How are ideas of genetics, 'blood', the family, and relatedness created and consumed? This is the first book ever to consider in depth why people want children, and specifically why people want children produced by reproductive technologies (such as IVF, ICSI etc). As the book demonstrates, even books ostensibly devoted to the topic of why people want children and the reasons for using reproductive technologies tend to start with the assumption that this is either simply a biological drive to reproduce, or a socially instilled desire. This book uses psychoanalysis not to provide an answer in its own right, but as an analytic tool to probe more deeply the problems of these assumptions. The idea that reproductive technologies simply supply an 'own' child is questioned in this volume in terms of asking how and why reproductive technologies are seen to create this 'ownness'. Given that it is the idea of an 'own' child that underpins and justifies the whole use of reproductive technologies, this book is a crucial and wholly original intervention in this complex and highly topical area.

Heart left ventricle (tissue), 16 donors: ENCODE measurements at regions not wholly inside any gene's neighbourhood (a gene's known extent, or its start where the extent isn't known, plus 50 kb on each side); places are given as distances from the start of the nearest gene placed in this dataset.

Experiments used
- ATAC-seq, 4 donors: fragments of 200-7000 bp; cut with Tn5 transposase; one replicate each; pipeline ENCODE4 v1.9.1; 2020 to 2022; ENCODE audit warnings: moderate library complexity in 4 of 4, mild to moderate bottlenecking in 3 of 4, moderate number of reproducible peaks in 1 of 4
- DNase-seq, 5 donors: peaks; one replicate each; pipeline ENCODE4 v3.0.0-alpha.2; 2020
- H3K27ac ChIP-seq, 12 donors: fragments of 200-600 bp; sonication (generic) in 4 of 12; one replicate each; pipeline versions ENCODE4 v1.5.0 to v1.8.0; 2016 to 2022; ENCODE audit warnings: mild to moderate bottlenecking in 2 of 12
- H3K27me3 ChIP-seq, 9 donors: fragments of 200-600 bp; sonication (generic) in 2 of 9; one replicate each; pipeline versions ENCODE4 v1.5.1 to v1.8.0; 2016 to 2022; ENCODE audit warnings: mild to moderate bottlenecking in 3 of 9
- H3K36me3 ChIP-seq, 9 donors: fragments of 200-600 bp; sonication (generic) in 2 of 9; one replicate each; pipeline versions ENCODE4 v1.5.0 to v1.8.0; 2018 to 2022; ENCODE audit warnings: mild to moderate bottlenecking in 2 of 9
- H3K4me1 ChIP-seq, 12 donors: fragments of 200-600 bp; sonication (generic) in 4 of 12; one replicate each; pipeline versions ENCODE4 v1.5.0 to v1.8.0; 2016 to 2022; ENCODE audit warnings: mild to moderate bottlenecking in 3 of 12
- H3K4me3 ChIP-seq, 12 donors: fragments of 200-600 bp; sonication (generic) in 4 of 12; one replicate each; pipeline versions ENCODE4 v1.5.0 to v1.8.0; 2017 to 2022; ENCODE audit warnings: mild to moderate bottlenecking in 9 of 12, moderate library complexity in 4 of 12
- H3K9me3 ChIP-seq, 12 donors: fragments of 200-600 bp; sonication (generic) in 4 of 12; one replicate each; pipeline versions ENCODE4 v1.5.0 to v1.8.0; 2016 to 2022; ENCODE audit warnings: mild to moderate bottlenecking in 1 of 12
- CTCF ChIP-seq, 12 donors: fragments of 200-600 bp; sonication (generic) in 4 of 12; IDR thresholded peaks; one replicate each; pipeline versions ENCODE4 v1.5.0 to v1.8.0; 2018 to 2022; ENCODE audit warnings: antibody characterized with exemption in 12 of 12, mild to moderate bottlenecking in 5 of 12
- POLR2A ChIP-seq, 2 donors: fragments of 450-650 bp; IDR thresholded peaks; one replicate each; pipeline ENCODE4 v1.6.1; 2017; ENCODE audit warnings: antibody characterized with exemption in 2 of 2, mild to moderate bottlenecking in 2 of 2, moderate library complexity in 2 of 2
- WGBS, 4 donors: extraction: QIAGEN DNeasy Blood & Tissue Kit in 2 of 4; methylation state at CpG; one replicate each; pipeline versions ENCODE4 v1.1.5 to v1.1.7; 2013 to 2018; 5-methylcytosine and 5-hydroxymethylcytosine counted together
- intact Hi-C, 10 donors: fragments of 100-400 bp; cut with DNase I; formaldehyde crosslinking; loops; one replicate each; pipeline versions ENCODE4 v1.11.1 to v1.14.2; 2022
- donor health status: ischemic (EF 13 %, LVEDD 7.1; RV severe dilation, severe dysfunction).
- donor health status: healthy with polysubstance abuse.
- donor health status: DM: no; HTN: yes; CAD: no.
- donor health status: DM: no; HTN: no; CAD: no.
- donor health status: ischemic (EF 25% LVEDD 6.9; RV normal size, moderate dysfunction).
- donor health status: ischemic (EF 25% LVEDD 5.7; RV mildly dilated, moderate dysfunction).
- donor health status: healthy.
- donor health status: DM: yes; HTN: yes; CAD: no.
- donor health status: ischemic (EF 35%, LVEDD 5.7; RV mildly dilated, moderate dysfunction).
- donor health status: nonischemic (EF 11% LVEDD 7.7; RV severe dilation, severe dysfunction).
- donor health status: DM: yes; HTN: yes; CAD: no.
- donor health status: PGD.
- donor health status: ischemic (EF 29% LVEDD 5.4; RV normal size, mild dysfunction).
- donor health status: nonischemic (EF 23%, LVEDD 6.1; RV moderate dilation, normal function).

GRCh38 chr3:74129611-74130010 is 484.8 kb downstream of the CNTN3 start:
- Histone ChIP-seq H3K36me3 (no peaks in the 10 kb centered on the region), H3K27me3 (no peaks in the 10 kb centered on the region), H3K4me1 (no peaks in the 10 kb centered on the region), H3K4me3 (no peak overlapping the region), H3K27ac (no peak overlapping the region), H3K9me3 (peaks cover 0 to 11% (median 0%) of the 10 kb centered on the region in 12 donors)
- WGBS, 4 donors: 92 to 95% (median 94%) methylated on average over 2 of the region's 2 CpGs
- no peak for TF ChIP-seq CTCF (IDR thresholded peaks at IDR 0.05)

Introduction -- The wanting of a baby: nature, history, culture, and society -- The wanting of a baby: desire, despair, hope, and regret -- The child that is wanted: perfection and commodification -- The child that is wanted: kinship and the body of evidence -- The child that is wanted: reading race and the global child -- Conclusion: coming to grief in theory